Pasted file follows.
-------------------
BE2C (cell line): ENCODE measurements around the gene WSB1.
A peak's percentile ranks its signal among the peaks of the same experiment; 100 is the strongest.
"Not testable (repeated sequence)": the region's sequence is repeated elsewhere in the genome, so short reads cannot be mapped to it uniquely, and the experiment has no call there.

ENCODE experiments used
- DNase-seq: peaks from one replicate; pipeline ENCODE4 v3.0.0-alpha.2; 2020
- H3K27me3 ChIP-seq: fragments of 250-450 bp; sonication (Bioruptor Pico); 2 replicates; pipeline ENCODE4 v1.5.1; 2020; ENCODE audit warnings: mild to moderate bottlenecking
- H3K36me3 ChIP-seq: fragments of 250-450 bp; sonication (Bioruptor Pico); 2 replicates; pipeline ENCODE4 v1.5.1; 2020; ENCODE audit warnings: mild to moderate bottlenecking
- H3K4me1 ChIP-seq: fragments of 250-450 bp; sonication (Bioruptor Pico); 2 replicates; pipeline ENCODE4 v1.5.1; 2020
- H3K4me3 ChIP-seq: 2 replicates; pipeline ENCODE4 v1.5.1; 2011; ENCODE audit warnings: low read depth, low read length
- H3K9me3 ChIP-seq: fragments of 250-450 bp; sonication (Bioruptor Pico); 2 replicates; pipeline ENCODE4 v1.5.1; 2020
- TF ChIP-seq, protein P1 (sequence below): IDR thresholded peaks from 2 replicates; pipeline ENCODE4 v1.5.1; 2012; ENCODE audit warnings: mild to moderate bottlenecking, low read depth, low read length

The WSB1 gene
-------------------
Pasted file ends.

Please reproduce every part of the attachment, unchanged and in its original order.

BE2C (cell line): ENCODE measurements around the gene WSB1.
A peak's percentile ranks its signal among the peaks of the same experiment; 100 is the strongest.
"Not testable (repeated sequence)": the region's sequence is repeated elsewhere in the genome, so short reads cannot be mapped to it uniquely, and the experiment has no call there.

ENCODE experiments used
- DNase-seq: peaks from one replicate; pipeline ENCODE4 v3.0.0-alpha.2; 2020
- H3K27me3 ChIP-seq: fragments of 250-450 bp; sonication (Bioruptor Pico); 2 replicates; pipeline ENCODE4 v1.5.1; 2020; ENCODE audit warnings: mild to moderate bottlenecking
- H3K36me3 ChIP-seq: fragments of 250-450 bp; sonication (Bioruptor Pico); 2 replicates; pipeline ENCODE4 v1.5.1; 2020; ENCODE audit warnings: mild to moderate bottlenecking
- H3K4me1 ChIP-seq: fragments of 250-450 bp; sonication (Bioruptor Pico); 2 replicates; pipeline ENCODE4 v1.5.1; 2020
- H3K4me3 ChIP-seq: 2 replicates; pipeline ENCODE4 v1.5.1; 2011; ENCODE audit warnings: low read depth, low read length
- H3K9me3 ChIP-seq: fragments of 250-450 bp; sonication (Bioruptor Pico); 2 replicates; pipeline ENCODE4 v1.5.1; 2020
- TF ChIP-seq, protein P1 (sequence below): IDR thresholded peaks from 2 replicates; pipeline ENCODE4 v1.5.1; 2012; ENCODE audit warnings: mild to moderate bottlenecking, low read depth, low read length

The WSB1 gene